A British purveyor of retail tradition seeks spiffier image

It is a British institution with a reputation as solid and enduring as that of Queen Victoria, who was in the 47th year of her reign when it was founded. Today, 101 years later, the winds of change are blowing through Marks & Spencer PLC.

As Britain's largest retail store, with sales last year of 3.2 billion (about $4.5 billion), it has long been known as the place to buy socks, underwear, and good, solid, if somewhat old-fashioned, clothes.

Now, however, ``Marks & Sparks,'' as it is widely known, is trying to bring its dowdy image into tune with the fashions of the 1980s.

``Our image is a little bit dated and we are seeking to make shopping more comfortable, more exciting, and more dramatic,'' said a Marks spokesman, Tony Kelly.

Added John Richards, an analyst at the stockbrokerage Wood Mackenzie & Co., ``Marks & Spencer has entered a period of change and experimentation. Everything is being questioned. Every aspect of the company is being looked at.''

The signs of change are becoming visible. The traditional ``warehouse'' d'ecor is steadily being replaced by blazing lights, new carpeting, and bright colors. Still, the company seems determined not to lose its reputation for quality.

``It's good value,'' says Jenny Holder, a housewife from Kent, in the store to buy two shirts and two cardigans. ``If there's anything wrong, you can bring it back. If I want to buy underwear, I wouldn't think of going anywhere else.''

The main focus of these changes is on attracting younger, more fashion-conscious women. Although Marks has maintained its 15 percent share of the United Kingdom clothing market for the last few years, analysts said it has not managed to cater for the fashion needs of the 25- to 45-year-old working woman. Smaller specialist chain stores, like Next, Principles, Benetton, and Options, have successfully moved to bridge that gap in the last five years.

With 265 stores scattered throughout the United Kingdom and floor space of 7.2 million square feet, Marks has never been able to be a trend-setter.

``Its size presents problems in moving fast,'' said Tim Draper, an analyst at Hoare Govett Ltd., another London stockbrokerage. ``It responds to trends, but does not set them. Possibly the most it can offer is lagging the fashion market by one or two seasons.''

The man overseeing the new look at Marks & Spencer is Lord Rayner, the company's first nonfamily chairman. Since taking over from Lord Sieff in 1984, he has adopted a markedly different approach from his predecessor, who ran the business largely as a family concern, relying more on what analysts described as a seat-of-the-pants, instinctive approach. Lord Rayner, however, has opted for modern management methods which are more market-oriented, and, according to the company, involve greater de legation of responsibility.

Lord Rayner's chairmanship has so far involved dramatic change and a battery of experiments aimed at finding the winning retailing formula for the next decade. Marks plans to invest just under 300 million ($420 million) to modernize its stores over the next two years. Some 700,000 square feet of floor space will be added.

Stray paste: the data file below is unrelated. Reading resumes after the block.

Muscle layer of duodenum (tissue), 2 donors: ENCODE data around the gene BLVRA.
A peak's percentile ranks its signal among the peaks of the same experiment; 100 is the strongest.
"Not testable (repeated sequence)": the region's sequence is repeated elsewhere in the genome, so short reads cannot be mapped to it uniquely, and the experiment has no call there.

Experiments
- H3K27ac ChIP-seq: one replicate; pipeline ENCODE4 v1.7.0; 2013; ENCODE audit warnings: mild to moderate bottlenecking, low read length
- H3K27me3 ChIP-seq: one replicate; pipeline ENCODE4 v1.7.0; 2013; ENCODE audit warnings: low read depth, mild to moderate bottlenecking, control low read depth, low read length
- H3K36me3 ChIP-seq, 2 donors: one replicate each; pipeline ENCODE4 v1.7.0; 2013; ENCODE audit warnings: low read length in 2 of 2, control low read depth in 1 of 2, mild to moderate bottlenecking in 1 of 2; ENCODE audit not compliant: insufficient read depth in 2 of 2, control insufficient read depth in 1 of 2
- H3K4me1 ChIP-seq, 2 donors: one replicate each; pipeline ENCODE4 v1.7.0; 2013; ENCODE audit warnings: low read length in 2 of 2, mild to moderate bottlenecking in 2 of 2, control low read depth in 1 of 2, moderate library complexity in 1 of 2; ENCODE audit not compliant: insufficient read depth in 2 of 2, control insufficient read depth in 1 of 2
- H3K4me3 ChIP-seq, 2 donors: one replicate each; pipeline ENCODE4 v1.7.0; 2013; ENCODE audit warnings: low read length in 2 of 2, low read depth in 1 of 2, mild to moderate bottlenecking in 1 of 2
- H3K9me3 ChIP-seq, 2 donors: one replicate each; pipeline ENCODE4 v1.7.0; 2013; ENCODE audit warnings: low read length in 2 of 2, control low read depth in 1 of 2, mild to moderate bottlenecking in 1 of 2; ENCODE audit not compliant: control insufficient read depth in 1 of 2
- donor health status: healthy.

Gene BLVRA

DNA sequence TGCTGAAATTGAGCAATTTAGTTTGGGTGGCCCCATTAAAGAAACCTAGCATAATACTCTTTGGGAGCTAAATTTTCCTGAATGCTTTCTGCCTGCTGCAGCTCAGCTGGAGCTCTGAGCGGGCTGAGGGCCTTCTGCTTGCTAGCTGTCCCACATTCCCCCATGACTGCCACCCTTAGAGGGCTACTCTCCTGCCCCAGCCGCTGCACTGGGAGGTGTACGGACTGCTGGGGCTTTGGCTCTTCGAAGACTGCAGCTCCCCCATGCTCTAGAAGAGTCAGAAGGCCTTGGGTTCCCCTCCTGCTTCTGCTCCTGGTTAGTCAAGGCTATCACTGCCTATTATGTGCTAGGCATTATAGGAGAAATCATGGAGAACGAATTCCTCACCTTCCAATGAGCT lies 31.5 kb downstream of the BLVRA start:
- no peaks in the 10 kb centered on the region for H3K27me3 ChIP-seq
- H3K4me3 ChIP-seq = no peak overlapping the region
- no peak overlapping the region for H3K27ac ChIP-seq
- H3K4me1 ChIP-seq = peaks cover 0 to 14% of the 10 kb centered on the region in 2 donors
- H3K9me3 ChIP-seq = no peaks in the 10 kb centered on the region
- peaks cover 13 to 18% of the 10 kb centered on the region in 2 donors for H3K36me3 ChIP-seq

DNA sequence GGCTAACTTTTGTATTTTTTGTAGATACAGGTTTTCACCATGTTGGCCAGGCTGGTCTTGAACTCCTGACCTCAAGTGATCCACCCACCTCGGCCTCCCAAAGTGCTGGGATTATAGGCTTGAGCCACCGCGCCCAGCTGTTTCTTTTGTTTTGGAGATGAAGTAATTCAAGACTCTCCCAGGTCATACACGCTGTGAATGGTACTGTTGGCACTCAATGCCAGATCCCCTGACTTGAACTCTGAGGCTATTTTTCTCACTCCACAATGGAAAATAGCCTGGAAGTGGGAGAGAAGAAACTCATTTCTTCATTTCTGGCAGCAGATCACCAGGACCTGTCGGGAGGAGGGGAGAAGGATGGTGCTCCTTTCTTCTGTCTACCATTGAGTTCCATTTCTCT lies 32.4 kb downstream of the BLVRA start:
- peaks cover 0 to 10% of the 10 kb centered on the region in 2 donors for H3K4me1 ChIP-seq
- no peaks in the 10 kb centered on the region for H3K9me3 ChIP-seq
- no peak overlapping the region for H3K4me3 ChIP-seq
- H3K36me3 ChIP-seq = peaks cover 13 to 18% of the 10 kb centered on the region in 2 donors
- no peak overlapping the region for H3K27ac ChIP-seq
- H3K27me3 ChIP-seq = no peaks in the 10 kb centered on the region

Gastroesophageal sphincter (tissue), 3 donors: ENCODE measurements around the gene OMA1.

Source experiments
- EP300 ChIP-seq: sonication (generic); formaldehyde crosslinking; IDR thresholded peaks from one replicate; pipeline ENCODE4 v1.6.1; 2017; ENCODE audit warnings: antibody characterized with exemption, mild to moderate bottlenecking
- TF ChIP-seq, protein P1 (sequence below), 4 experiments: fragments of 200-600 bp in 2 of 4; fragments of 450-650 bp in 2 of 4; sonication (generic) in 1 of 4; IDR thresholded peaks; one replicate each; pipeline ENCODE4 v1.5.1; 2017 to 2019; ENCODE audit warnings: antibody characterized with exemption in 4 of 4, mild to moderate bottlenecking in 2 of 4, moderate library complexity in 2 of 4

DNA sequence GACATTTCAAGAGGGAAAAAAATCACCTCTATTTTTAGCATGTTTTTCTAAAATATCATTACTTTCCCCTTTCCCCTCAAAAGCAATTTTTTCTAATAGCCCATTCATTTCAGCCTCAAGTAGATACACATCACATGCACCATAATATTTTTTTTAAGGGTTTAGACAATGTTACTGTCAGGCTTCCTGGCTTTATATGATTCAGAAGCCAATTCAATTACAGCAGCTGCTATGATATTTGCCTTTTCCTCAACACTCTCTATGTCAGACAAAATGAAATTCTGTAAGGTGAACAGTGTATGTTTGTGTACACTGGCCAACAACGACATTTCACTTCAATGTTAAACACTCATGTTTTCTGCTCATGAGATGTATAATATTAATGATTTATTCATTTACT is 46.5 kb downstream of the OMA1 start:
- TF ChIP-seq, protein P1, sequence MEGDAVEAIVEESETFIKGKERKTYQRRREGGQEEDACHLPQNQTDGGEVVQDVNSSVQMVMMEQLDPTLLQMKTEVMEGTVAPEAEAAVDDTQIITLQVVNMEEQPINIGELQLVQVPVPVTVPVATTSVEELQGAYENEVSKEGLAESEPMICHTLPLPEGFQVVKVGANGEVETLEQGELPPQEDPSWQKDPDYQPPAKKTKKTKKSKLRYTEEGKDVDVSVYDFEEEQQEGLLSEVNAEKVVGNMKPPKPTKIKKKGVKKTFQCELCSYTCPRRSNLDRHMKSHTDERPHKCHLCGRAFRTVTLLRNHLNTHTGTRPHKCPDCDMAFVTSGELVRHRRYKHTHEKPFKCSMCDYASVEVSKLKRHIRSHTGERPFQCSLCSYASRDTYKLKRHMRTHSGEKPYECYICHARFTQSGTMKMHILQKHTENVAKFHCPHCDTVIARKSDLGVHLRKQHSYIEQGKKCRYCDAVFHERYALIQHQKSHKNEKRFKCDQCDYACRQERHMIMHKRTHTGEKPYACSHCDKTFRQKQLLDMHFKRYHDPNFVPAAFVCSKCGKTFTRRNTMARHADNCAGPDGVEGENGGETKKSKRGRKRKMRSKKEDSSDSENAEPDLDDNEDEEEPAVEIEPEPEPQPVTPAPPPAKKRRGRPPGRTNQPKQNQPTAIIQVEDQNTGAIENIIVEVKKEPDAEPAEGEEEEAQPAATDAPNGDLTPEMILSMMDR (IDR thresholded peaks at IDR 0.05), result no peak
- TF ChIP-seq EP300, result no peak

``For the first time, Marks is beginning to think in terms of how its stores are laid out,'' Wood Mackenzie's Mr. Richards explained. ``This was not considered an important aspect as long as it was providing value for money.''

The company is also offering a greater product range in its core businesses, of which clothing accounted for about 50 percent of sales last year; prepared food, 40 percent, and housewares 10 percent.

Marks is offering clothing styles in new fabrics like silk, leather, and satin, and it recently introduced a third selling season with new lines to be sold during spring.

The store is also beefing up its food division, which has grown rapidly in the last five years from barely 30 percent of the company's overall sales to 40 percent, or 1.2 billion ($1.7 billion), in 1984. This department is most well known for its specialty foods, high-quality prepared dishes, fresh fruits, yogurts, and creams.

The housewares division is Marks's fastest-growing section, with sales expected to rise 25 percent this year. It is continually introducing new products, including bedding and furniture for the garden and kitchen.

The company is also opening specialist stores, some of which offer only children's clothes, and it also hopes to open next year in a few shopping malls. Marks is also planning to advertise for the first time in its history, and it has hired a financial public relations company. It recently started offering its own credit card service.

Because it plans to put its resources into innovations in Britain, Marks has no immediate intention to expand its overseas stores. It initially had a difficult time with its forays into Europe, and its Canadian operation has only recently turned slightly profitable, says John Hatherly, an analyst at Capel Cure Myers.

These developments are not expected to give the chain a bigger share of the market. Rather, they demonstrate that even such an institution as Marks has to move with the times to retain its position.

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